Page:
A smarter airport

SITA notes that previous surveys have shown that China’s airports have a strong focus on preparing operationally to handle the rapid growth in flights and make better use of the limited airspace.

And it claims that many airports are making big strides in achieving this, with local collaborative decision-making (CDM) initiatives already in place at 62% of airports.

“By the end of 2018 this will have been almost universally adopted (95%) by leading airports,” forecasts SITA. “Improving the allocation of resources by tracking vehicles and other mobile assets around the airport is also set to become standard operational practice over the next three years and 90% of leading airports will have introduced this by the end of 2018.

“A key enabler for building smarter airports is collecting and using data to make better decisions. A majority of leading airports expect to put in place business intelligence initiatives over the next three years, particularly in areas such as passenger flow monitoring (82%) and airport operations (73%).”

Leveraging social media

Despite the operational improvements, the survey notes that delays are still a common feature of air travel in China, so airports are exploiting the high level of social media and mobile usage to alleviate the frustration of passengers with better communication and self-help services.

Currently 62% of leading airports provide notifications to passengers through social media when there is disruption with a further 33% planning to offer the service in the next three years. 

At that time, the survey says, 85% of airports will be providing mobile self-service options, such as flight re-booking.

Tapping into the cloud

With the dramatic increase in the use of IT, Chinese airports are starting to give serious attention to cloud services as an effective alternative to building out their own IT infrastructure, reveals the survey.

Indeed, the latest feedback from Chinese airport CIOs indicates that 85% of the major gateways in mainland China expect to make either a major investment in cloud services or conduct trials and pilot studies over the next three years.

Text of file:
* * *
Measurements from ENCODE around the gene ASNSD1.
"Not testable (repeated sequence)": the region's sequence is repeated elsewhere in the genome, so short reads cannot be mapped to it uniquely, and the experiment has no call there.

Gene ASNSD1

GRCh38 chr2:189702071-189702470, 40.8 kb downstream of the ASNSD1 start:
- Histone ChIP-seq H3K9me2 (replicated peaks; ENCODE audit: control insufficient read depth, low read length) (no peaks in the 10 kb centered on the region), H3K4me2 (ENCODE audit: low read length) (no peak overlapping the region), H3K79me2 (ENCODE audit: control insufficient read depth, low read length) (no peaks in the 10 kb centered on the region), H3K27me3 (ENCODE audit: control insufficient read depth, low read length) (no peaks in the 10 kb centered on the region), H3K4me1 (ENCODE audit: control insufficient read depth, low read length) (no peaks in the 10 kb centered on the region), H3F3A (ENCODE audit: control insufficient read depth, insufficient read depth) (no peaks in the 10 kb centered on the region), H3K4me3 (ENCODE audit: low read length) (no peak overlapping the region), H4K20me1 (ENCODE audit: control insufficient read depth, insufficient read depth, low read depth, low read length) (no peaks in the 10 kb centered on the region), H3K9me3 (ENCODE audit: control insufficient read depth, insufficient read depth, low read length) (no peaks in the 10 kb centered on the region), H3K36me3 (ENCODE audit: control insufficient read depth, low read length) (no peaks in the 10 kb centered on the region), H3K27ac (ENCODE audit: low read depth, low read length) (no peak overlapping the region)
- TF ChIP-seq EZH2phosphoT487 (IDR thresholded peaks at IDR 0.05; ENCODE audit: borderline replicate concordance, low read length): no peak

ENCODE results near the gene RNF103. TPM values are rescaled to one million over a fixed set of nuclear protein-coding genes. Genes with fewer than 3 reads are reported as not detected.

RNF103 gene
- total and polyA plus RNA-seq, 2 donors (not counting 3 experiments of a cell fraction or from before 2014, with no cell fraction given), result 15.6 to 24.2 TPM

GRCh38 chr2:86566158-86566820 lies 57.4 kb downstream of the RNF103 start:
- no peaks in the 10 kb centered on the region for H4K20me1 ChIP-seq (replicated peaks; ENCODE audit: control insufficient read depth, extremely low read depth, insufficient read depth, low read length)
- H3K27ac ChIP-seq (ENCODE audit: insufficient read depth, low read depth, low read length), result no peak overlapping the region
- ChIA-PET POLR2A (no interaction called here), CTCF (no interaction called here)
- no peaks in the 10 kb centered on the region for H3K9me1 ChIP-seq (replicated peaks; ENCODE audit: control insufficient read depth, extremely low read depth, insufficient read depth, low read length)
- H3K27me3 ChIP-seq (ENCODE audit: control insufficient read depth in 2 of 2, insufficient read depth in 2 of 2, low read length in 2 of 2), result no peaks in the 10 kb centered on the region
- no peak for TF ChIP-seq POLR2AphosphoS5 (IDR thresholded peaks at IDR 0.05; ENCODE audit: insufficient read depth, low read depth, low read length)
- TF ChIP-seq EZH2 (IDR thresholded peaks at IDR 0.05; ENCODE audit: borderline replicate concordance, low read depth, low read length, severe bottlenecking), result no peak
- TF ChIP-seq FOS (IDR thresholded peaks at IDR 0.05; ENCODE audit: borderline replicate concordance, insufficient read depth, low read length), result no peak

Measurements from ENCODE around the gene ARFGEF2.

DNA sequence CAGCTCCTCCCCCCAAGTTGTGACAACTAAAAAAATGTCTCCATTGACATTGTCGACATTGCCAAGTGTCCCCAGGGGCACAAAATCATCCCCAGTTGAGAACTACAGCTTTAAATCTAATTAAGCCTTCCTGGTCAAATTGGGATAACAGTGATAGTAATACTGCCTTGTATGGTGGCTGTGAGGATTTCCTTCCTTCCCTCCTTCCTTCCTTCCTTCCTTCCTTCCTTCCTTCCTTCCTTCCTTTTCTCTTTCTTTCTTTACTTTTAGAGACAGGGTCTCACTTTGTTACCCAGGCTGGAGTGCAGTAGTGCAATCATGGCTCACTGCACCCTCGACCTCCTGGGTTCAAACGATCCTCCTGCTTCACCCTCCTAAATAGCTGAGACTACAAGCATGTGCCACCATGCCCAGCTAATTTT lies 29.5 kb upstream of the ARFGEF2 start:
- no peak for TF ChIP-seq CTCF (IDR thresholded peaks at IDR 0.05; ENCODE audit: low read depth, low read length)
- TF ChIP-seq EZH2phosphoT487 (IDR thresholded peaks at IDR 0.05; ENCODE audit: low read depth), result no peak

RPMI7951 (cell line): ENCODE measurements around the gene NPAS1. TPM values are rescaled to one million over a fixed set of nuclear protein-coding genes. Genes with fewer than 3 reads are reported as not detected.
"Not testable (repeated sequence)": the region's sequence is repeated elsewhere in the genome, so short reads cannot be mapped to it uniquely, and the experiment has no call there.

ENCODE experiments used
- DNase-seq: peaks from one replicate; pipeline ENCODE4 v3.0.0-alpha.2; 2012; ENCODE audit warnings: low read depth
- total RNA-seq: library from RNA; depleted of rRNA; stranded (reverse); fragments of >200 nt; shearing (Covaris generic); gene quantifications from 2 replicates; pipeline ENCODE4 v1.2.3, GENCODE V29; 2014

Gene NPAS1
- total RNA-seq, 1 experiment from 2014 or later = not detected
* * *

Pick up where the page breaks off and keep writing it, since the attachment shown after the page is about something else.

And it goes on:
Global perspective

Global spending on IT climbed to a record $7.8 billion or 5.82% of airport revenues in 2014, according to the findings of Airport IT Trends Survey.

The figure represents a sizeable 37% increase on airport’s IT spend in 2013 and despite investment at Europe’s airports lagging behind the rest of the world, overall investment in IT at gateways across the planet continues to rise and is set to hit $8.7 billion in 2015, predicts SITA.

SITA attributes Europe’s decline in airport IT investment – its spend level is roughly half of what it is in the rest of the world – to the continent’s recovery from the economic recession, which it says is about two years behind the rest of the planet.

Talking about this, SITA’s president for Europe, Dave Bakker, notes that it was important that Europe’s airports got back on track with their investment in IT as it would prove vital to helping the continent overcome the predicted capacity crunch ahead.

Bakker says: “New Infrastructure, which represents a huge multi-year investment for airports, will not work alone. IT is a great enabler and investing in IT solutions will help airports cope with the predicted doubling of passenger traffic over the next 20 years.”

The survey shows that by 2018, 80% of airports will use beacons to provide wayfinding services and 74% to provide notifications to passengers.

By this time, more than half of the airports will have sensors in use at various points of the journey including check-in, bag drop, security, dwell time and boarding. 

“Airport operators are looking to develop ‘smart airports’ over the next three years,” comments SITA.